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CertiK, a blockchain security platform, has answered the crypto community’s never-ending question – apprehending crypto scammers. Before now, people wonder why it is difficult for the authorities to locate crypto scammers.

According to CertiK, crypto scammers utilize various means to avoid detection. One of them is by buying the identities of others in the black market.

Recently, CertiK posted a blog post revealing the shady ordeals of crypto scammers. CertiK revealed that fraudsters could access a black market where they buy other people’s identities.

In addition, some persons are willing to sell their faces and name for fraudulent activities for $8.00. Sometimes, these individuals become the face of a fake crypto project.

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CertiK called them “Professional KYC actors.” The scammers use them to gain the trust of unsuspecting investors. This occurs before the original fraudsters initiate an exit scam strategy.

Furthermore, the fraudsters can tell the KYC actors to open exchanges or bank accounts in their name. CertiK uncovered about 20 dark marketplaces on Gig websites, Discord, Telegram, and mobile apps.

These are places where such operations take place. Operations like opening exchanges or bank accounts are as cheap as $8. High-paying jobs will need the KYC actor to use their name and race on a fake project.

According to CertiK, these KYC actors are from developing nations with low living standards. Meanwhile, some other complex gigs or KYC processes could pay higher.

This occurs if such actors are from nations with low risk of money laundering. For example, KYC actors acting as CEOs for a fake crypto project could receive as much as $500 weekly.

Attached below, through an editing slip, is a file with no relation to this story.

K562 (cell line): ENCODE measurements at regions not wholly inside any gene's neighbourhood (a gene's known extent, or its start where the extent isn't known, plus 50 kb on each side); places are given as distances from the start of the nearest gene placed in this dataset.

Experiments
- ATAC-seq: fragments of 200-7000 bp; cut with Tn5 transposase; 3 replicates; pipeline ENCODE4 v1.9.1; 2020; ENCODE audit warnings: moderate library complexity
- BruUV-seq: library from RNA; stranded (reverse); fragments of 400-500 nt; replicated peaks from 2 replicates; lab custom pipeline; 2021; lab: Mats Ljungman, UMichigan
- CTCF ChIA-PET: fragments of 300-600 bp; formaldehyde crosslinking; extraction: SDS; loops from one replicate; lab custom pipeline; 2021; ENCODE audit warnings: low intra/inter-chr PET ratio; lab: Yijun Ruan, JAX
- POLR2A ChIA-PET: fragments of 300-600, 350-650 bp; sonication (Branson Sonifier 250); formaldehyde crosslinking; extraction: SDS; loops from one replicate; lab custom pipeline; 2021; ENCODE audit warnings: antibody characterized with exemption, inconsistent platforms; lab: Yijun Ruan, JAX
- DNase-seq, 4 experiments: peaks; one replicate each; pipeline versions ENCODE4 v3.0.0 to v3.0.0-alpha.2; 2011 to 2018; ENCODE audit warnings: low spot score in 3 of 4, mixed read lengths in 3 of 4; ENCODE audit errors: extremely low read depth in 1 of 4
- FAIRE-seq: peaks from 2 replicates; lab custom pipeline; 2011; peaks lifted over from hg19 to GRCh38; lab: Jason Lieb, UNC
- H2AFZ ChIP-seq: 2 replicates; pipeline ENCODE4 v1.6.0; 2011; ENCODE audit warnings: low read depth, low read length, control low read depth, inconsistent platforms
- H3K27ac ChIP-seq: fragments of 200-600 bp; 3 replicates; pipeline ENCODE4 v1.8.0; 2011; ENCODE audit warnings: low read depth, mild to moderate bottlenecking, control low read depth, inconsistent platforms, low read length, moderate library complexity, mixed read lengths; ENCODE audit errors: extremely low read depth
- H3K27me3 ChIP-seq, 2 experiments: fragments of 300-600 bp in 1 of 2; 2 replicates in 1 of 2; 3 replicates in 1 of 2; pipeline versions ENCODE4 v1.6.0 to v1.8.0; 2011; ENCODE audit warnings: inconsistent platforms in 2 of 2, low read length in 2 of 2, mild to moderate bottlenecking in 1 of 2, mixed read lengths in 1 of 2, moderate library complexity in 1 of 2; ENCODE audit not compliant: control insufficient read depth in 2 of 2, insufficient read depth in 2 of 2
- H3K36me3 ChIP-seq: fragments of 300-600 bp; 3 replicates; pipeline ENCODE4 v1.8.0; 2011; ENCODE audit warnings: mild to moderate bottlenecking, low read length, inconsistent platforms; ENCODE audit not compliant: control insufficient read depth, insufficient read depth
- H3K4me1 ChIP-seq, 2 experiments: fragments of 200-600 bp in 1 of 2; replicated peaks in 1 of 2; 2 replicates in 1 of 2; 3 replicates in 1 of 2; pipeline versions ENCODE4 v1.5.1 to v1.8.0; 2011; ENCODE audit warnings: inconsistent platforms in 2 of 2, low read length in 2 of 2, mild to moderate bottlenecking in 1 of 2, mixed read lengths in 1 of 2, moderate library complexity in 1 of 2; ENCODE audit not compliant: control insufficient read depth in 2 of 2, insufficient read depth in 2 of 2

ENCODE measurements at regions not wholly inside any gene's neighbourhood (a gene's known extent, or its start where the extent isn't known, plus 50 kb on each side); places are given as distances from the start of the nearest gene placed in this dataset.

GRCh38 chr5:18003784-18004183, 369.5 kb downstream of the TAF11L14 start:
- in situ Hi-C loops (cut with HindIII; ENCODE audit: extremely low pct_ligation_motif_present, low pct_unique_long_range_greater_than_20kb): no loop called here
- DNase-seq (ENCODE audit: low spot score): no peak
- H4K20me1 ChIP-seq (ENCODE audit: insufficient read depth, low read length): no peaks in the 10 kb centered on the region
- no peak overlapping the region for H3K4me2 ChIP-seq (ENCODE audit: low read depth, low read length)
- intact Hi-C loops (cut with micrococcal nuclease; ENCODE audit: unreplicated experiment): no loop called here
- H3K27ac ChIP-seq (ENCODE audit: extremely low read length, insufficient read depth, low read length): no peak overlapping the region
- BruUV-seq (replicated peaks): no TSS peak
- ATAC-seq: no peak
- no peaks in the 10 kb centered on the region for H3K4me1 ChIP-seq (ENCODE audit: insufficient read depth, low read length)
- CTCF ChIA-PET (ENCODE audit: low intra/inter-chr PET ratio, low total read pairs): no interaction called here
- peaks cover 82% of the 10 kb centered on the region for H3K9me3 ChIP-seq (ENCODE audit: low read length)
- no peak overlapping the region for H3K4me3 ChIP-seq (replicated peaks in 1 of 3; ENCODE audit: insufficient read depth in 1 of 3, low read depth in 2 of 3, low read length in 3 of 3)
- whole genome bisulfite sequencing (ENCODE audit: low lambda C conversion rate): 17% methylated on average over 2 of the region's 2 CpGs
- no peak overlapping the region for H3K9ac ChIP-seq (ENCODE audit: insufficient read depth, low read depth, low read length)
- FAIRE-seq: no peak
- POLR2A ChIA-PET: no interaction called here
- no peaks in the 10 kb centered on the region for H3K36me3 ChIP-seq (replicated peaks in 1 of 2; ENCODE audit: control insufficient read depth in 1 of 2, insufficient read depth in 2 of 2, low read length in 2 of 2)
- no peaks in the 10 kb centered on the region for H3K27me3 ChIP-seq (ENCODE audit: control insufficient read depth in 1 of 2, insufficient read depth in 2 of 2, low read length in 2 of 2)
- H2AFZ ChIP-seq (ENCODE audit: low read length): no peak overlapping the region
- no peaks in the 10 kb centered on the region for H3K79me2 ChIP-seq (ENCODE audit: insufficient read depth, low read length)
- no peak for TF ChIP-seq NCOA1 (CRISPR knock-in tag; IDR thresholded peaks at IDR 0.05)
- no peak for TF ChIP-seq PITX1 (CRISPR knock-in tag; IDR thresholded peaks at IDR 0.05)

Fake Crypto Project Vetting Platforms

Furthermore, CertiK noted that over 40 fake websites “vet” crypto initiatives. They also award “KYC badges.”

According to the blockchain security firm, such platforms cannot detect insider threats or potential fraud. Additionally, the blockchain platform warned that those behind such vetting platforms lack the experience, training, and tools to conduct such exercises.

Therefore, scammers go to them to receive fake KYC badges for their Ponzi sites or apps. As a result, several crypto investors have lost digital assets worth millions of dollars to these scammers.

However, it appears the battlefield is about to level up. Last month, Mastercard launched a tool that can help combat crypto crime.

The tool utilizes blockchain data and AI to help locate and prevent fraudulent activities. In addition, blockchain transactions are stored on the blockchain network, making them easier to track.

As a result, it is difficult for fraudsters to conceal their trails when they move their stolen loot. Another initiative towards crypto scams is that of the French authorities.

Recently, the authorities used on-chain analysis to locate and penalize five individuals. The individuals were linked to an NFT phishing scam where they stole users’ NFTs.

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George Ward

By George Ward

George Ward is a crypto journalist and market analyst at Herald Sheets, known for his engaging articles on the latest digital currency trends. With a background in finance and journalism, he presents complex topics accessibly. George holds a degree in Business and Finance from the University of Cambridge.